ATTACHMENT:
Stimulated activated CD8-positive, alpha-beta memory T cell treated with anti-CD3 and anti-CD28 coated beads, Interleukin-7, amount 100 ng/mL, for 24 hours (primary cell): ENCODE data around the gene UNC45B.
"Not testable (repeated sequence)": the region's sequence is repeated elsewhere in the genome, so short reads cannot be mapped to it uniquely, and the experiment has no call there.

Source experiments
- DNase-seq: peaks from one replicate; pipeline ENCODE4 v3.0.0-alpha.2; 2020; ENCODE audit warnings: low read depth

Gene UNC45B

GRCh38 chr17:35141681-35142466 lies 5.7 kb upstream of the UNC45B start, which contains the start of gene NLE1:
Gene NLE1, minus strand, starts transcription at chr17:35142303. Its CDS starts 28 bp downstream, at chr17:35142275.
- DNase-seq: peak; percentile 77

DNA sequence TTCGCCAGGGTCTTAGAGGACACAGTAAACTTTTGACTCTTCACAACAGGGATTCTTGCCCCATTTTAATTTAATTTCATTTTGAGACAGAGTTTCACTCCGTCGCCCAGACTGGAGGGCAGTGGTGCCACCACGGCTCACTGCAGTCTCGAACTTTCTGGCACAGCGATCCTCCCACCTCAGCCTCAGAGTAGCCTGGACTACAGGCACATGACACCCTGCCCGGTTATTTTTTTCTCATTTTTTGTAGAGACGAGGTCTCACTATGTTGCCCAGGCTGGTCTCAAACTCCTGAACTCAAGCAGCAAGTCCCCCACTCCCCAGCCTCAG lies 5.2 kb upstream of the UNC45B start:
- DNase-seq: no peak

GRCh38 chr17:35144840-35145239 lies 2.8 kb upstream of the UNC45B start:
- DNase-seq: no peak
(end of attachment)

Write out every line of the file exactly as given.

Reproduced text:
Stimulated activated CD8-positive, alpha-beta memory T cell treated with anti-CD3 and anti-CD28 coated beads, Interleukin-7, amount 100 ng/mL, for 24 hours (primary cell): ENCODE data around the gene UNC45B.
"Not testable (repeated sequence)": the region's sequence is repeated elsewhere in the genome, so short reads cannot be mapped to it uniquely, and the experiment has no call there.

Source experiments
- DNase-seq: peaks from one replicate; pipeline ENCODE4 v3.0.0-alpha.2; 2020; ENCODE audit warnings: low read depth

Gene UNC45B

GRCh38 chr17:35141681-35142466 lies 5.7 kb upstream of the UNC45B start, which contains the start of gene NLE1:
Gene NLE1, minus strand, starts transcription at chr17:35142303. Its CDS starts 28 bp downstream, at chr17:35142275.
- DNase-seq: peak; percentile 77

DNA sequence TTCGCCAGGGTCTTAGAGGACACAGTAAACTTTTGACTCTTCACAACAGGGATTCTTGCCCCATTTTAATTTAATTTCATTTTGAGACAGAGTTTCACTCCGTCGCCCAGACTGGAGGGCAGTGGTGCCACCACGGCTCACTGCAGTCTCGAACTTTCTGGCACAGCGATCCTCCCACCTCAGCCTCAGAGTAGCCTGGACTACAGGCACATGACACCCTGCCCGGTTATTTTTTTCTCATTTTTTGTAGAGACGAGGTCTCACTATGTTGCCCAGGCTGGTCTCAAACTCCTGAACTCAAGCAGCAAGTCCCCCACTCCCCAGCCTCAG lies 5.2 kb upstream of the UNC45B start:
- DNase-seq: no peak

GRCh38 chr17:35144840-35145239 lies 2.8 kb upstream of the UNC45B start:
- DNase-seq: no peak